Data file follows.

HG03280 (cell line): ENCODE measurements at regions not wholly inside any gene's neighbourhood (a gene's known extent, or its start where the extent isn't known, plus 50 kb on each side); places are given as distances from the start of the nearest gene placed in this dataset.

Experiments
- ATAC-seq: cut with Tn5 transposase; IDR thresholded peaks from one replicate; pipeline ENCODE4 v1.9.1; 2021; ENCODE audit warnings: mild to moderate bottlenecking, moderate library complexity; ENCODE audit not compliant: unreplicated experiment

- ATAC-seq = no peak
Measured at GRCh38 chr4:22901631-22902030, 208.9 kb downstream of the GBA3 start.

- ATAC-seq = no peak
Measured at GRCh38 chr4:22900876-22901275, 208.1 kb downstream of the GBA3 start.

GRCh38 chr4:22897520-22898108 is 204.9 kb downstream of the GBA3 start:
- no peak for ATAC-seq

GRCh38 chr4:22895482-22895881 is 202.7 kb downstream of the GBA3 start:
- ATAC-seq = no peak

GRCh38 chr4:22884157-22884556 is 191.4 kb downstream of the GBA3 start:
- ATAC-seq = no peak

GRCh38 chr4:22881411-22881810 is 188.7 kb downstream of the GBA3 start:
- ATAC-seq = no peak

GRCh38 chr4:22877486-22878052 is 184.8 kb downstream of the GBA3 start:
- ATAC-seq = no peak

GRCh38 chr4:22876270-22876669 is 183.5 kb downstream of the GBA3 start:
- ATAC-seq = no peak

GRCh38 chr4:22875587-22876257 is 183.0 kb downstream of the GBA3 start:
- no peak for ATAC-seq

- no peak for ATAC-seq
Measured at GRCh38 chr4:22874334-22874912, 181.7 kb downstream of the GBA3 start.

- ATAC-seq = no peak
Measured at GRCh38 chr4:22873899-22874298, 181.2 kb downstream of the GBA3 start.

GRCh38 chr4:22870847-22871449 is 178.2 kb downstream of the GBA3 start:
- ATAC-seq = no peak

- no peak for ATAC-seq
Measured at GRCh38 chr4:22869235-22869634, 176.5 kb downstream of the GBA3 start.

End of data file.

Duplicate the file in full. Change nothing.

HG03280 (cell line): ENCODE measurements at regions not wholly inside any gene's neighbourhood (a gene's known extent, or its start where the extent isn't known, plus 50 kb on each side); places are given as distances from the start of the nearest gene placed in this dataset.

Experiments
- ATAC-seq: cut with Tn5 transposase; IDR thresholded peaks from one replicate; pipeline ENCODE4 v1.9.1; 2021; ENCODE audit warnings: mild to moderate bottlenecking, moderate library complexity; ENCODE audit not compliant: unreplicated experiment

- ATAC-seq = no peak
Measured at GRCh38 chr4:22901631-22902030, 208.9 kb downstream of the GBA3 start.

- ATAC-seq = no peak
Measured at GRCh38 chr4:22900876-22901275, 208.1 kb downstream of the GBA3 start.

GRCh38 chr4:22897520-22898108 is 204.9 kb downstream of the GBA3 start:
- no peak for ATAC-seq

GRCh38 chr4:22895482-22895881 is 202.7 kb downstream of the GBA3 start:
- ATAC-seq = no peak

GRCh38 chr4:22884157-22884556 is 191.4 kb downstream of the GBA3 start:
- ATAC-seq = no peak

GRCh38 chr4:22881411-22881810 is 188.7 kb downstream of the GBA3 start:
- ATAC-seq = no peak

GRCh38 chr4:22877486-22878052 is 184.8 kb downstream of the GBA3 start:
- ATAC-seq = no peak

GRCh38 chr4:22876270-22876669 is 183.5 kb downstream of the GBA3 start:
- ATAC-seq = no peak

GRCh38 chr4:22875587-22876257 is 183.0 kb downstream of the GBA3 start:
- no peak for ATAC-seq

- no peak for ATAC-seq
Measured at GRCh38 chr4:22874334-22874912, 181.7 kb downstream of the GBA3 start.

- ATAC-seq = no peak
Measured at GRCh38 chr4:22873899-22874298, 181.2 kb downstream of the GBA3 start.

GRCh38 chr4:22870847-22871449 is 178.2 kb downstream of the GBA3 start:
- ATAC-seq = no peak

- no peak for ATAC-seq
Measured at GRCh38 chr4:22869235-22869634, 176.5 kb downstream of the GBA3 start.